Understanding Property Taxes in Nova Scotia



Recently, you may have seen Nova Scotia property taxes in the news. A proposed increase on property taxes for non-residents of Nova Scotia was introduced and later rescinded as a way to address the province’s housing supply for local residents. A question CUA often receives is what are property taxes and how do they differ from other housing related costs? You or someone you know may be planning to purchase property soon, which means understanding property taxes is a necessity. That’s where CUA has you covered.

What are property taxes?

Property taxes, as the name indicates, are taxes paid on a property by the owner to their municipality. Property taxes differ from a mortgage such that for as long as you own a property, you always pay a property tax; this is true even if, in the example of homeownership, your house is paid off.

The property tax you pay is based on the assigned market value assessment of your property, and there is no standard property tax rate for all of Nova Scotia’s property owners. For example, residential properties and businesses will have different tax rates from one another, and the value of a property can be affected based on whether there are any houses or buildings on it. In Nova Scotia, the Property Valuation Services Corportation (PVSC) will determine the market value of your property, which your municipal government will then use to calculate your property tax bill.

Why do I pay property taxes?

Municipal governments advise that property taxes are used to fund schools, fire and police departments, libraries, water and sewer improvements, streetlights, road and highway construction, community centres and more. That means your property tax remains in your community to support a better place to live.

How do I pay them?

If you’re a new property owner, you might not know when to pay your property taxes or the exact amount they will be. Don’t worry, though, you’ll be reminded. When property taxes are due, your municipality will send out a tax bill in advance. In the Halifax Regional Municipality, tax bills are sent out twice a year, with the payment due at the end of April and October. Bill payment due dates vary across the province, so if you’re not sure when to expect a bill or make your payment, you should check with your municipality.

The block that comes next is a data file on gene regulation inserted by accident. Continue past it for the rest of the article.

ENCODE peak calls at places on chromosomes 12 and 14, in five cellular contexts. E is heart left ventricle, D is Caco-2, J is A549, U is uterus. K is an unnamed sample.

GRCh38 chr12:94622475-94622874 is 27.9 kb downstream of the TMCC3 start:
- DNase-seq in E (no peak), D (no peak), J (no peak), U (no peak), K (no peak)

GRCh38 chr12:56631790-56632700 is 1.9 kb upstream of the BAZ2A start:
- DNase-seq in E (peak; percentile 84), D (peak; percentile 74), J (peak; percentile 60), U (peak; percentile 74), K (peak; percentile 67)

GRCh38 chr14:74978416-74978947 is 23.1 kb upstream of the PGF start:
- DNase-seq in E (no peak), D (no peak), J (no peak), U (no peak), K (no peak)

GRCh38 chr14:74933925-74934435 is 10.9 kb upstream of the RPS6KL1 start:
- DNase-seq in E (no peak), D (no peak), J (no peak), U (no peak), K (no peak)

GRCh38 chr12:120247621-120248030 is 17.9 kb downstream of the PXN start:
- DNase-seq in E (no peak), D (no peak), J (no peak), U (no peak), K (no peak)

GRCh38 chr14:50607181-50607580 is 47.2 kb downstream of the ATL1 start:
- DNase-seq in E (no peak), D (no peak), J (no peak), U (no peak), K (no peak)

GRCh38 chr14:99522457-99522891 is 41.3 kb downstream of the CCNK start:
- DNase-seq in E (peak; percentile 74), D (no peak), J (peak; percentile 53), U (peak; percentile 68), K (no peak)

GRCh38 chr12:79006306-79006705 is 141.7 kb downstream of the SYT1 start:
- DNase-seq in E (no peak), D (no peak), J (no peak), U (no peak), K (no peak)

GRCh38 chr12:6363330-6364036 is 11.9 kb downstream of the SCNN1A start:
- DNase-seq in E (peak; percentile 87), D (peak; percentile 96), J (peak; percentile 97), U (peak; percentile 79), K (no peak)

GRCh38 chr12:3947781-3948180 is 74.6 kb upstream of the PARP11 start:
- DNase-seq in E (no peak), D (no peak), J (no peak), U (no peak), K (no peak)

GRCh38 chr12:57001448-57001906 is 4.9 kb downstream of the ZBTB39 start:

You can pay your property tax via online banking or an online credit card payment, in-person with a cheque or money order, or as part of your mortgage payment. It’s important to pay your property tax on time to avoid being in arrears, which refers to the interest you’ll be charged on the amount you owe.

Some municipalities offer payment plans and deferrals, as well as exemptions for lower-income property owners. You should confirm with your municipality on whether you qualify for these options.

The property tax payment process for CUA members

At CUA, we want to simplify the property tax payment process for our members. Any time a member takes out a mortgage with CUA, they have the option for CUA to handle the property tax payment on their behalf. This means that CUA will collect the member’s tax payments along with their mortgage payments, which CUA then uses to pay the member’s property tax bill to their municipality.

The tax payments made through CUA are calculated by taking the annual property tax amount and dividing it throughout the billing cycle. Each time the property value is reassessed, CUA will adjust the monthly payment amount based on the updated tax bill. When property tax bills are sent out, CUA will receive the member’s bill, with members also receiving a copy for their files.

Contact us today

Paying your property tax doesn’t have to be a confusing process. With CUA, you can rely on professionals to help you every step of the way. Contact us with your property tax-related questions any time at info@cua.com or phone 902.492.6500 for more information.

 

 Published Jul. 11, 2022

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